New program helps children deal with death
Death can be a pill that’s difficult to swallow, especially if you’re a child, said Kathryn Hill, Tahoe Forest Hospice bereavement coordinator.
The local hospice recently received funding that will fill a void in their bereavement counseling services, which didn’t provide any support specific to children.
“Adults grieve very differently than children grieve,” Hill said. “We wanted to provide that education that children process grief very differently than adults.”
Tahoe Forest Hospice has always provided bereavement follow-up care to clients 13 months after the death of a family member or friend, but the support has never been specifically for children and their families.
Hill was looking for ways to create a child bereavement program for the local hospice, but Tahoe Forest Hospice already operates with a 12 percent shortfall that is paid for by Tahoe Forest Hospital, according to hospice statistics.
That’s when Randy Hill, no relation to Kathryn Hill, came along. The Tahoe Vista resident recently lost his wife, Renee, to cancer and wanted to make a donation to Tahoe Forest Hospice in her name. Renee Hill loved children, so hospice saw an opportunity to start a bereavement program for children.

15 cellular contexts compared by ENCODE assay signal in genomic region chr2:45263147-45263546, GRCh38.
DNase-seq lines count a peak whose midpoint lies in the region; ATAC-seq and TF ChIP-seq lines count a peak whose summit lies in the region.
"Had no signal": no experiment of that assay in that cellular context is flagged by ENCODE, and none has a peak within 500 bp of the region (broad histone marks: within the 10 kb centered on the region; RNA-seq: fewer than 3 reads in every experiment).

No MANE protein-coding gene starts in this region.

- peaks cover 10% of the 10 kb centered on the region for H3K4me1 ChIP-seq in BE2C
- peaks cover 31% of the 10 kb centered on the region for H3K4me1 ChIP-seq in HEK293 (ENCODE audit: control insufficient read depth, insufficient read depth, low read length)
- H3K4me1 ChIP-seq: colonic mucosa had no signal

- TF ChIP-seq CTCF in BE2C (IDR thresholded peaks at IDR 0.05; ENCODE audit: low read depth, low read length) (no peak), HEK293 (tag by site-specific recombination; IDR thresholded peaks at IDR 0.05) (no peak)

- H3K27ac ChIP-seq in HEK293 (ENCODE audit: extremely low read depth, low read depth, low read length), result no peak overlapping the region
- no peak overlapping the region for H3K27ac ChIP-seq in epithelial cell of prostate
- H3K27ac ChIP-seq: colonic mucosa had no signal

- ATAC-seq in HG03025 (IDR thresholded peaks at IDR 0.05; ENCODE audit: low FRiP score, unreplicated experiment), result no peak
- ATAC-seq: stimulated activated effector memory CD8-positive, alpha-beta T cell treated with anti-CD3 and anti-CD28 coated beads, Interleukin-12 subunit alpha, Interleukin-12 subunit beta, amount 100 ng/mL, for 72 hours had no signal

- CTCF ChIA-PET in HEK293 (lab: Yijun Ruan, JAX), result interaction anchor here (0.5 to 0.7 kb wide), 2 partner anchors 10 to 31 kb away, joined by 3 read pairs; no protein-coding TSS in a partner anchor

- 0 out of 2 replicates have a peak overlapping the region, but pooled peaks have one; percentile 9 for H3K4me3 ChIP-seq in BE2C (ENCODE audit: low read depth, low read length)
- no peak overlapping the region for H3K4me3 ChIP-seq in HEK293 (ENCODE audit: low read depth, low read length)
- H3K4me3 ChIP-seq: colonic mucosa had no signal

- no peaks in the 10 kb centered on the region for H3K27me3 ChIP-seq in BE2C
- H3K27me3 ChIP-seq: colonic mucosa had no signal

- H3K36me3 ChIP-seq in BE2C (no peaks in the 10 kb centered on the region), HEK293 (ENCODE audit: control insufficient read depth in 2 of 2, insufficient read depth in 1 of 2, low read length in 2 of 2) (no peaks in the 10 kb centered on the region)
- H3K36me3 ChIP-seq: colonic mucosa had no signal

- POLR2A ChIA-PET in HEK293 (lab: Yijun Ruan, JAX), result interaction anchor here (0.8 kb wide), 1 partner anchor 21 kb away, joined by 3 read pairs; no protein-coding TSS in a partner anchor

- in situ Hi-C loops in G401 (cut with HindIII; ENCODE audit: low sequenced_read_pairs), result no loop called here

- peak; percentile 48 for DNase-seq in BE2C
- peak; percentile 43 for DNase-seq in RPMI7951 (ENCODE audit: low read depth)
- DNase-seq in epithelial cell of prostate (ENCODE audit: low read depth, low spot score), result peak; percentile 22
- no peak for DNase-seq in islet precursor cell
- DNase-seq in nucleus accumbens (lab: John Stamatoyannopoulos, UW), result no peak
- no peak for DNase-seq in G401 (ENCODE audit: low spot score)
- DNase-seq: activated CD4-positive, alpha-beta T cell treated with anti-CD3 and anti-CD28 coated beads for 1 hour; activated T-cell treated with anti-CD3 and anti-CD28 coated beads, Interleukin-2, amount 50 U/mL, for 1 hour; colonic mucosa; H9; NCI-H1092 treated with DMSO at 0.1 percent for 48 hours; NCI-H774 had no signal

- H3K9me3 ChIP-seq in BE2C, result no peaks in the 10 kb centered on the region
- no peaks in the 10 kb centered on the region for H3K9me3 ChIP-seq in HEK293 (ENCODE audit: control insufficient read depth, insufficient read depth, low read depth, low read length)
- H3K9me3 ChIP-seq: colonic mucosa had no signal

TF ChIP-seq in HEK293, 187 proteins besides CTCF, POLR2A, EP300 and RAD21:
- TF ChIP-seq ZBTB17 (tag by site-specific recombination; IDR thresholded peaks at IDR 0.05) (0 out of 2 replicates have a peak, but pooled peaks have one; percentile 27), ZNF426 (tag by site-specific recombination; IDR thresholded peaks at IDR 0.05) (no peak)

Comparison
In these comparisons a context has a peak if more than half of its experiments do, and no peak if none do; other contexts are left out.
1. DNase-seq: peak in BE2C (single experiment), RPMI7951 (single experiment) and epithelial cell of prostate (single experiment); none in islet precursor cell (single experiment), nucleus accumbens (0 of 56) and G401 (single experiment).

The donation, which Kathryn Hill would only describe as “very generous,” will fund two hospice programs.
One, called Renee’s Place, will provide 20 to 25 books on child bereavement this fall to six public libraries and 16 public schools in hospice’s 4,900-square-mile coverage area. The books will have age-appropriate information for children and adults on grief.
“What you tell a 5 year old is not what you are going to tell a 15 year old,” Kathryn Hill said. “Their concepts of life and death are very different.”
The second piece will be Griefbusters, modeled after a program that started in Monterey, Calif. Hospice will train volunteers to go to all public schools in the area once each week to talk to children who may need help dealing with grief.
Hospice is looking for volunteers to participate in training for hospice bereavement programs, including Griefbusters, in September.
Truckee resident Carol O’Brien will be a Griefbuster volunteer after the training. She said the program is something the community needs.
“I don’t think our community has addressed children’s grief,” she said. “Children don’t always know how to express themselves.”
Lynette Eddie decided she wanted to be a Griefbusters volunteer based on her personal experience. When she was 10 years old, her mother died.
“I have real insight,” said Eddie, a two-year hospice volunteer. “I can tell them it’s OK.”
A program like Griefbusters can make a difference for children, who will take the grieving experience with them for the rest of their lives, she said.
“If a kid has a tragedy going on, it can crack their soul,” Eddie said. “It’s a crucial time, and they take it with them when they’re adults. You can’t have too much support.”
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